Watch the Flow for Fall Bass
The Lake of the Ozarks is usually low with little flow during October but power generation could still play a role in the fall bass action.
“Ameren brings the lake down about a foot right after Labor Day in anticipation of fall rain and that has an impact on the fish,” says Jeff Green, Ameren Missouri shoreline management supervisor who frequently competes in tournaments on his home waters of Lake of the Ozarks.
Green suggests anglers do some homework the week before fishing by checking the lake’s flow discharge rates on the Ameren web site (www.ameren.com). “Generation would be a positive thing for the fishing,” says Green. “The likelihood of generation is low because that is usually our low-water time and there is usually not a lot of rain.”
A rainy late summer/early fall could cause Ameren to generate in October and create current throughout the lake. “Current is just like a big conveyor belt of food so a big fat bass that is still in hot water it going to go to (a main lake) point to feed if there is heavy generation,” says Green, who suggests anglers should check about five main lake points before trying another pattern.
If generation has been light the week before fishing, Green recommends keying on specific cover such as a larger boulder or brush pile on the point rather than the drop-offs where bass congregate during heavy generation. He notes bass will scatter if generation has been shut off, but the fish will still be holding to some type of cover on the points.
Checking out the weather patterns for the lake the week before a trip to the lake will also help anglers prepare for their time on the water. “If we have had five cloudy days before a trip the fish are probably not going to be glued to brush piles,” says Green. “They are not going to be seeking out cover, there are going to be cruising.”
Cruising the lake should be a priority for anglers, according to Green. “Get a feel for what the water looks like in each of the arms so spend a little boat time and go from the (main lake) point all the way to the back to get a feel for where the shad are because the bass are going to be relating to the shad,” says Green. The Osage Beach angler suggests throwing a deep-diving crankbait to cover a lot of water and key on bass suspended above brush piles.
“The first week of October the fish are in transition,” Green says. “They have been down in their summer haunts of brush piles or points but the water is coming down a little bit and it is at its clearest point. The young- of-the-year shad are usually coming up. So the bass in those deeper brush piles start to suspend which makes them harder to catch.”
Green has planted numerous brush piles in the lake throughout the years and cashes plenty of tournament checks when bass are holding in his fish attractors. The local expert recalls cashing some checks in the annual Big Bass Bash when he and his partner caught some bass in the 5-pound range from his brush piles. “One of my biggest fish in the Big Bass Bash though was on a spinnerbait 3 feet deep in the upper Glaize which had turned dingy due to wind/wave action,” he says.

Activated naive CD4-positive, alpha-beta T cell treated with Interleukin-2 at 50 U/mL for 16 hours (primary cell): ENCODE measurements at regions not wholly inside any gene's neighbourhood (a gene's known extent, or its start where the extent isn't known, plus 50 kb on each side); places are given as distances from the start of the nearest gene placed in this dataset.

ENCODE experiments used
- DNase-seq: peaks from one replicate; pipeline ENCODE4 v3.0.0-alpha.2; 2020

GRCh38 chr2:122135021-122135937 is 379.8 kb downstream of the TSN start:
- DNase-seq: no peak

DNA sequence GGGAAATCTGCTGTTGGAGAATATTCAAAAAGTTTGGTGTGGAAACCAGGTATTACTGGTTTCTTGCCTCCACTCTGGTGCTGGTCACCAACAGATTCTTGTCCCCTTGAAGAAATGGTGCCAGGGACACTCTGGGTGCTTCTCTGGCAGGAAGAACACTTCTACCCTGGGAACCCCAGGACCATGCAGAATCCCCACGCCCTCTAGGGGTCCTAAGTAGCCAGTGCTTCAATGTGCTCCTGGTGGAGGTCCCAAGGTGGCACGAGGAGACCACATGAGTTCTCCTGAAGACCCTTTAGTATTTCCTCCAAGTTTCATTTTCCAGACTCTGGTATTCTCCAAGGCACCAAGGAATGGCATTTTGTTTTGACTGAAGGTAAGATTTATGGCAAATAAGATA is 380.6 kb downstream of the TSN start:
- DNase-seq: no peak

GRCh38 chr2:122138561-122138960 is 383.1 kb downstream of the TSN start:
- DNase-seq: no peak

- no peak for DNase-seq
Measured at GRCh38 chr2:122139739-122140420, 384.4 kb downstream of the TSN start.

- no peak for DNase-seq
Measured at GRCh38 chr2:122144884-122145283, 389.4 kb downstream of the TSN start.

Green’s favorite lures for working in the brush piles include a green pumpkin 3/4- or 1-ounce jig with a 5-inch Chompers’ twin-tail grub (in green pumpkin or pumpkin candy hues) or a Texas-rigged plum 10-inch Berkley Power Worm with a 1/2-ounce sinker on 20-pound fluorocarbon line. He suggests Texas-rigged plastic craws or hawg-style baits and Senkos rigged on shaky jigheads will also produce in the brush. Matching the young-of-the-year shad with a smaller paddletail worm also triggers strikes from quality bass suspended over the brush.
“All the strategies that time of year have challenges,” says Green. “You are not going to go out and know exactly what the fish are doing because they are doing a lot of things. The morning bite is going to be very important and you need to have a buzz bait tied on one of your rods.” The local angler suggests using a 1/2-ounce buzzer in chartreuse in murky water and white in clearer water. A Zara Spook will also draw bigger fish to the top in the clear water.
Green advises throwing topwaters on the main lake points in the morning. “If you don’t get bit on the points pretty quick, you need to start working your way back where you might find some of those larger bass chasing shad on the flats,” says Green. He recommends targeting docks on the flats since bigger bass use the docks as ambush points.
The lower lake usually yields bigger bass, but Green notes these fish are tougher to catch since many of the fish are suspending over deeper water. “The range of top to bottom is a much bigger area for the fish to suspend in,” warns Green. “One of the better strategies is to narrow that range and start fishing shallow water and you need to do that by fishing up the tributaries.” He recommends targeting shallower bass by trying the logjams and shallow boat docks on the Grand Glaize, Niangua and Gravois arms and the Osage arm from the 50-mile marker to Warsaw.
Docks will be key targets during the fall so Green hopes dock owners and anglers will be considerate of each other. “We have periodic conflicts there,” he admits. “It doesn’t happen very often but it does happen. It is important to recognize that the lake is here for many people to enjoy. We just need to be courteous and safe.”
For information on lodging and other facilities at the Lake of the Ozarks or to receive a free vacation guide, call the Lake of the Ozarks Convention & Visitors Bureau at 1-800-FUN-LAKE or visit the Lake of the Ozarks Convention and Visitors Bureau web site at funlake.com.
Copies of John Neporadny’s book, “THE Lake of the Ozarks Fishing Guide” are
available by calling 573/365-4296 or visiting the web site www.jnoutdoors.com.